How To Be An Impressive Bassist

Recently, one of my students came to me with a somewhat unusual request. He said that whenever he’s at the local music store, it seems like all the bassists there trying out the latest gear have mega chops and each of them has a cool, flashy lick or technique on display. My student, an above-average player, asked if I would teach him something “impressive” during his next lesson so that he would have something to pull out along with all the other sultans of shwing. I told him I would and he seemed happy with the knowledge that soon he’d be able to have something to show off.

While the player in me is always eager to share some shred with a fellow bassist, the teacher in me felt guilty for not at least attempting to preach a little about the pitfalls of validation via showmanship. I wanted to tell him that all the slappity-bippity-tappity-shmappity in world wouldn’t make him an impressive player if he doesn’t possess some real musicianship. But being the nice guy teacher that I am, I smiled and told him I’d have something for him next week.

Later, while preparing my lesson plans for the following week, it occurred to me that I could in fact satisfy both my student’s need for a quick fix of greatness and my need to pass on something of more value than some sleight-of-hand bass gymnastics. After the lesson, I gave him a sheet of folded paper and told him not to read it until he was home. Herewith lies something of far greater value than anything I could ever teach someone with a bass in my hand:

20 Steps To Being The Most Impressive Bassist On Your Block:

1. Always arrive “on time” for gigs, rehearsals, sessions, etc. On time = 15 minutes before you’re supposed to be there or, however long it takes you to set up your gear and be ready to play; whichever is greater.

2. Smile a lot and greet everyone using his or her first name.

3. Don’t settle for just knowing the roots of the songs you play.     Having even a basic knowledge of the chords the guitarist/keyboardist plays will help you communicate better with your band mates and the chord knowledge will also provide you with more options for creating catchy bass lines.

4. Have a backup for everything: spare bass, amp, cab, cables, batteries, fuses, strings, tuner, ear plugs, flashlight, extension cord – anything which could prevent the gig/session from happening were it to die on the spot. Less-equipped band-mates will appreciate your preparedness when some piece of their gear goes belly up.

5. Be able to fake your way through songs you’ve never played before. This is known as having “big ears”. If you’re good at it, you’ll be surprised how many people will never know you were winging it.

6. Be able to accept criticism with dignity.

7. Be able to accept praise with humility.

8. Learn to sing, even if it’s only the occasional backup part.

9. If you play in a one-guitar band, get comfortable with basic power chords so that when it's appropriate, you can comp through the chord progression while the guitarist solos. Just be careful not to step on the soloist. Bass chords can take up a lot of sonic space.

10. If you slap, don't over-slap. Sure, we all love Flea but even he knows that too much can be overkill.

11. If you play a 5 or 6 string, don't be tempted to ride the low B excessively. Too much low B and you run the risk of inflicting ear fatigue on your listeners. Plus, it muddies your sound.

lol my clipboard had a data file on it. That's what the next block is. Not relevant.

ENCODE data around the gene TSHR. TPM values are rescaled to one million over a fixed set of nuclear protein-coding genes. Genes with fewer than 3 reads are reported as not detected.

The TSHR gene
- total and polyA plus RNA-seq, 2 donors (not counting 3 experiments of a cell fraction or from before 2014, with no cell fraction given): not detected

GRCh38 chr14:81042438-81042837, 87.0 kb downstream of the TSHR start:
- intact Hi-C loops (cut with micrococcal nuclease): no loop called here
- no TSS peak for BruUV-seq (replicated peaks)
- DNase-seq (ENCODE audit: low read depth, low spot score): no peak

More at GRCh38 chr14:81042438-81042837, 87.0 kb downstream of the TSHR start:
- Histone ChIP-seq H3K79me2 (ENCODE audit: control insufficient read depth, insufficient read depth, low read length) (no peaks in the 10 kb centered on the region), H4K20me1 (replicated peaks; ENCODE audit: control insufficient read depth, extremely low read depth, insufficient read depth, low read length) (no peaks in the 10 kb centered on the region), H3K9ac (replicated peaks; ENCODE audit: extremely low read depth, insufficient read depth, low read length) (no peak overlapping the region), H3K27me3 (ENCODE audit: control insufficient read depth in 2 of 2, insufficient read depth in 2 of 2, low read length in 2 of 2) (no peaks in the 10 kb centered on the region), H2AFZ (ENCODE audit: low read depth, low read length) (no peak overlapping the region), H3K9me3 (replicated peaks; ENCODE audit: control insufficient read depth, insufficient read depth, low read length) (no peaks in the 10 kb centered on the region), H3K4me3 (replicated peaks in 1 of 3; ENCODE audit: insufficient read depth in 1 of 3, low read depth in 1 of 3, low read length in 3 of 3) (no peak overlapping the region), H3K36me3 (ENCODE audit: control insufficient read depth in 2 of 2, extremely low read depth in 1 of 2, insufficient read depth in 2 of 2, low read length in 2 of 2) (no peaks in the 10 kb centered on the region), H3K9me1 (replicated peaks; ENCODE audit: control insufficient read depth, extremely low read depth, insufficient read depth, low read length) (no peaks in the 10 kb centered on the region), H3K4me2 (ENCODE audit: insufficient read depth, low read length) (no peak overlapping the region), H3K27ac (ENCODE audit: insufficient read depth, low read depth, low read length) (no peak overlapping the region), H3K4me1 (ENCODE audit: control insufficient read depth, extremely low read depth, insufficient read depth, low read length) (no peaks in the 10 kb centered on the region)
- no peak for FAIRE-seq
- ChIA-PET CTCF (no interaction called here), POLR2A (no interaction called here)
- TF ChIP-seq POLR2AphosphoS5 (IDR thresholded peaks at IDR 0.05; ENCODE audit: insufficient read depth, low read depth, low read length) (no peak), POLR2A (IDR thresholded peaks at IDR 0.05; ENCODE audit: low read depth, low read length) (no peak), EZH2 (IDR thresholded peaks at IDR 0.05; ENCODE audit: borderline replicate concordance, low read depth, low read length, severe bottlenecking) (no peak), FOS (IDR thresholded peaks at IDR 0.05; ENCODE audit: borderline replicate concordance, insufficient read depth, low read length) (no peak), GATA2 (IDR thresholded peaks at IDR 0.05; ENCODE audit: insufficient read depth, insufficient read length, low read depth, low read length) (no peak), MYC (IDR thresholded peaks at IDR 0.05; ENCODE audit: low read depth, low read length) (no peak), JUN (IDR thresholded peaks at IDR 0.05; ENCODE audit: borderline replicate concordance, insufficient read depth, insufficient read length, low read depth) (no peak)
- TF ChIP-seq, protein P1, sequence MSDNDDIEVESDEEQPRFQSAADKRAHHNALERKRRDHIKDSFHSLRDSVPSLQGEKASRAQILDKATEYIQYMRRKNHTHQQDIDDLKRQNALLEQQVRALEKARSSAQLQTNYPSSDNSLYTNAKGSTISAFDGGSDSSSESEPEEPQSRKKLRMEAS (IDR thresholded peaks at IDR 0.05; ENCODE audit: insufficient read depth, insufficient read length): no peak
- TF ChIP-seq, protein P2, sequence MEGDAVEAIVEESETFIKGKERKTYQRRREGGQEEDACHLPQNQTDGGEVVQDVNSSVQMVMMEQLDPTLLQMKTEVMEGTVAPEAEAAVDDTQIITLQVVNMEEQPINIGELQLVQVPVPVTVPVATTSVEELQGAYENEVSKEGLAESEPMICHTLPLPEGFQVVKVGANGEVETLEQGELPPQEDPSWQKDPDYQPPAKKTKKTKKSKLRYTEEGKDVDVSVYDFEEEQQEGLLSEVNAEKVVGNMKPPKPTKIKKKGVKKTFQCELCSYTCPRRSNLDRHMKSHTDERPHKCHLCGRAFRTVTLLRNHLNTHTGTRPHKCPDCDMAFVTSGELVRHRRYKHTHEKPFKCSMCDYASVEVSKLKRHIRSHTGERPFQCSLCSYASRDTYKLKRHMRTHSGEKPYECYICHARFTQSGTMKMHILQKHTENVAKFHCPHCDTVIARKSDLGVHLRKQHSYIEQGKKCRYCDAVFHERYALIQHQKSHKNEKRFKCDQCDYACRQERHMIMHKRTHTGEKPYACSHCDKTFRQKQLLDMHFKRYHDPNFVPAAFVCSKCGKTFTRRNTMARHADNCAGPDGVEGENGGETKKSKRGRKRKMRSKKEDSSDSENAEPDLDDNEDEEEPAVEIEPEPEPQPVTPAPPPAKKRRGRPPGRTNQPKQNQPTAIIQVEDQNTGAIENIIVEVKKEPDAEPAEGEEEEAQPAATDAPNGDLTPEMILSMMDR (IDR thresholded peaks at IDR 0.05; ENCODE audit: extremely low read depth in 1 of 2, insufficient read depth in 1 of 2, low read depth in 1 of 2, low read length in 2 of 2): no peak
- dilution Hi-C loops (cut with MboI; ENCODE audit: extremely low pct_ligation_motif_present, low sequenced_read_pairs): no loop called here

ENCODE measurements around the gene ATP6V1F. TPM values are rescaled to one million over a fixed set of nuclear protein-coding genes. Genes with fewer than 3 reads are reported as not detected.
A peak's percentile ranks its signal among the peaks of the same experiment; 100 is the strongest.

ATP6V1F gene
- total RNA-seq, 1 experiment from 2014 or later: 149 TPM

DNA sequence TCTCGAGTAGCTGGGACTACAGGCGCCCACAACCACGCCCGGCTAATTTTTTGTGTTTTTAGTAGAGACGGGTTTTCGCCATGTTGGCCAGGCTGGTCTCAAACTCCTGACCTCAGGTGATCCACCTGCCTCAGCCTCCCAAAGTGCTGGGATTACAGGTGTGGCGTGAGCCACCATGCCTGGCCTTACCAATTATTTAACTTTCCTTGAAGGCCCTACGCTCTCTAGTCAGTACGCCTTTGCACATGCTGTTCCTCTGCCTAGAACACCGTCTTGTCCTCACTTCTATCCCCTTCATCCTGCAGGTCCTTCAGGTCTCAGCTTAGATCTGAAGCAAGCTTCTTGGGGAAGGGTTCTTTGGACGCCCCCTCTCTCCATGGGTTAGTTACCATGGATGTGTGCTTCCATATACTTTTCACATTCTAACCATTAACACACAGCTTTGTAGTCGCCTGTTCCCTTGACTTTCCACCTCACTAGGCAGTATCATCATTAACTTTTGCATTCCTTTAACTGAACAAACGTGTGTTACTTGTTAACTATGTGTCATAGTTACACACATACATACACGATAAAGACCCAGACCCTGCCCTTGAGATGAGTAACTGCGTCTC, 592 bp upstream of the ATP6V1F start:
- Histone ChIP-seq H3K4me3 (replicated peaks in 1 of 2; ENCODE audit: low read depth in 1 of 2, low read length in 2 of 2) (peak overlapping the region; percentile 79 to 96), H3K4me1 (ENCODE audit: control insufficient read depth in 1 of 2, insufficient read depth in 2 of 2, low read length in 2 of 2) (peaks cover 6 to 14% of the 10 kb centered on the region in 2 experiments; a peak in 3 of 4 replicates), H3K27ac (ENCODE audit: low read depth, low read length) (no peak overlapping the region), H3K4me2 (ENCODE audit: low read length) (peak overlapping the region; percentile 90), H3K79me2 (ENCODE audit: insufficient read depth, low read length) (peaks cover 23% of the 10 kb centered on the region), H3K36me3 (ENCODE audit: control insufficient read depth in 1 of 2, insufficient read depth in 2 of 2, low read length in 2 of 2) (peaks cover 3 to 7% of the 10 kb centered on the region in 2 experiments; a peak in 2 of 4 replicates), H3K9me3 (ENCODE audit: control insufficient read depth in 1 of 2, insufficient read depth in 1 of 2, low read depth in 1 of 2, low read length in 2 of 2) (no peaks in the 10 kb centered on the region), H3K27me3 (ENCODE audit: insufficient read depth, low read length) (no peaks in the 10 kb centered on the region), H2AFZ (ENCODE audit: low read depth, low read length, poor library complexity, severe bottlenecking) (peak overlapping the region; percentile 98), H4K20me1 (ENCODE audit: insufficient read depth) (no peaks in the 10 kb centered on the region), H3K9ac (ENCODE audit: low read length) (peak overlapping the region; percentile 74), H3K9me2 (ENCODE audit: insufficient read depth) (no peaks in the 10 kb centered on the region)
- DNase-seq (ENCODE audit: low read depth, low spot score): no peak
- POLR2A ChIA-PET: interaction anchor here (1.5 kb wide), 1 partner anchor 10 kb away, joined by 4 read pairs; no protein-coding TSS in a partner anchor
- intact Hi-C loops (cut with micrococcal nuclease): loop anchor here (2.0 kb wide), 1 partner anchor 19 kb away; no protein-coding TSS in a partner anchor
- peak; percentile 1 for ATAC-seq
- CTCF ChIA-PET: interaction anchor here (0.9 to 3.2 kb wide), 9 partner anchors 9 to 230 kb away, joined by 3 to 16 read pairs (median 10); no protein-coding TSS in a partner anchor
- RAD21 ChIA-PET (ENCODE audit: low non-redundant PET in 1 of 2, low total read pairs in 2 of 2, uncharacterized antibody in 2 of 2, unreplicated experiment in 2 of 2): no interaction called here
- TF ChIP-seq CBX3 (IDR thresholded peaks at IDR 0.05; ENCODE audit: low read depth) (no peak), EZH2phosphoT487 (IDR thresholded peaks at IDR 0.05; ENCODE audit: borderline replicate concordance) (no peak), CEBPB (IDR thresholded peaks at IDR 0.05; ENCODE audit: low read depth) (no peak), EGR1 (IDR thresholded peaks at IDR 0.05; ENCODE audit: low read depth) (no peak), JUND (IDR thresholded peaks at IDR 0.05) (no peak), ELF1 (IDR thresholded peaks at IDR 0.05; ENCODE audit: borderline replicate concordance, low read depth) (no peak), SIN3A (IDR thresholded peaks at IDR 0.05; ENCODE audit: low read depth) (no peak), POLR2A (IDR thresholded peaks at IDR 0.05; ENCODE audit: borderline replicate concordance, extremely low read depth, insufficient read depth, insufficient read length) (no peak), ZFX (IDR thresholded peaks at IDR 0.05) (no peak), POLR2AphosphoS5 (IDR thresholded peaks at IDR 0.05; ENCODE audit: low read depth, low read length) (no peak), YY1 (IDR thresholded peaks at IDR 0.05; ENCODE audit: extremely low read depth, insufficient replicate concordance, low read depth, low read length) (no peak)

12. When making a gear purchase, base your decision less on what your heros play and more on what you really like. By all means, check out what the big boys are playing but take your time and play a lot of different items to get a feel for what you like and don't like.

13. Spend some time learning to play basic drum beats. Since this will aid in making your rhythm section tighter, your drummer shouldn't give you any flack about this, provided you don't go through all his sticks your first time on the kit.

14. Have the confidence to play a simple bass line without feeling the need to "spice it up" by over-embellishing. 

15. Know your place in the group. If you're a hired gun or clearly in a situation where you're subordinate to someone else, have respect for that person's vision and avoid offering large amounts of unsolicited advice. It's better to keep your mouth shut and let your talents do the talking. Later on you may find your opinions are being solicited and given serious consideration.

16. When auditioning, let the person conducting the audition call the shots for the time you're there. If you're not fully prepared, don't make excuses, just state what you're ready to play and avoid offering suggestions like "Since I didn't get a change to learn your other 3 songs, maybe you'd like to hear my version of Stu Hamm's version of the Peanuts theme?". Uh, no. They wouldn't.

17. Always have your antennae up and be in a perpetual state of learning. Complacency dulls your spirit and hampers your creativity.

18. Realize that the moment you believe you're irreplaceable in your band is the exact moment you need to be replaced.

19. Major scales. You can run from them, but you cannot hide. Until you become intimate with them, learning all other scales and modes will be an uphill battle. Get to know them and they'll be your best friend.

20. Stop trying to impress people. Play your bass and have fun!

If all or most of these sound like good ole common sense to you, CONGRATS! You get it and you're probably already an impressive bassist. I have no doubt that my student was already well-acquainted with most of these tenets, but at least now my conscience has been sated.

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Disclaimer: The author reserves the right to violate and/or ignore any of the above suggestions at any time as he has never had an interest in impressing anyone.